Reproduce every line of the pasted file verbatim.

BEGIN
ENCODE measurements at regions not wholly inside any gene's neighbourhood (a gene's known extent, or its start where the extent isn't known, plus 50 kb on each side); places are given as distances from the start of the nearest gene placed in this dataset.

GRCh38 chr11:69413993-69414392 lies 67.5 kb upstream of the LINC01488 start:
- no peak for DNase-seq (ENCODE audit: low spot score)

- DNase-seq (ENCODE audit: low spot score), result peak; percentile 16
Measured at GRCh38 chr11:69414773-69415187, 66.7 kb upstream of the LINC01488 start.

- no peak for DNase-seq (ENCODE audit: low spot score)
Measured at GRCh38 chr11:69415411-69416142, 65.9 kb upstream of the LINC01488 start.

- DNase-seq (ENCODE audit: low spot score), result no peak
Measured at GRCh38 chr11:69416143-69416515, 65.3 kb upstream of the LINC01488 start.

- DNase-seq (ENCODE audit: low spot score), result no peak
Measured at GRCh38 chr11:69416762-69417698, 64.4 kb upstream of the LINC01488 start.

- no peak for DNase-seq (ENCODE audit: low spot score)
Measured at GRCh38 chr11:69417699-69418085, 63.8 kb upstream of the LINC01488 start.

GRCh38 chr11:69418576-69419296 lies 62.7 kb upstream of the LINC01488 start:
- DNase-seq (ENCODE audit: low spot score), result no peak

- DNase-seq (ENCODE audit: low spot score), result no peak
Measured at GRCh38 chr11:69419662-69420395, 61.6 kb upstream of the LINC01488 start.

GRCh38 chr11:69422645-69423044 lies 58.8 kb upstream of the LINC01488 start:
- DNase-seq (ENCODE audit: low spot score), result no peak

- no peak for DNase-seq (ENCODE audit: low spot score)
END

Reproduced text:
ENCODE measurements at regions not wholly inside any gene's neighbourhood (a gene's known extent, or its start where the extent isn't known, plus 50 kb on each side); places are given as distances from the start of the nearest gene placed in this dataset.

GRCh38 chr11:69413993-69414392 lies 67.5 kb upstream of the LINC01488 start:
- no peak for DNase-seq (ENCODE audit: low spot score)

- DNase-seq (ENCODE audit: low spot score), result peak; percentile 16
Measured at GRCh38 chr11:69414773-69415187, 66.7 kb upstream of the LINC01488 start.

- no peak for DNase-seq (ENCODE audit: low spot score)
Measured at GRCh38 chr11:69415411-69416142, 65.9 kb upstream of the LINC01488 start.

- DNase-seq (ENCODE audit: low spot score), result no peak
Measured at GRCh38 chr11:69416143-69416515, 65.3 kb upstream of the LINC01488 start.

- DNase-seq (ENCODE audit: low spot score), result no peak
Measured at GRCh38 chr11:69416762-69417698, 64.4 kb upstream of the LINC01488 start.

- no peak for DNase-seq (ENCODE audit: low spot score)
Measured at GRCh38 chr11:69417699-69418085, 63.8 kb upstream of the LINC01488 start.

GRCh38 chr11:69418576-69419296 lies 62.7 kb upstream of the LINC01488 start:
- DNase-seq (ENCODE audit: low spot score), result no peak

- DNase-seq (ENCODE audit: low spot score), result no peak
Measured at GRCh38 chr11:69419662-69420395, 61.6 kb upstream of the LINC01488 start.

GRCh38 chr11:69422645-69423044 lies 58.8 kb upstream of the LINC01488 start:
- DNase-seq (ENCODE audit: low spot score), result no peak

- no peak for DNase-seq (ENCODE audit: low spot score)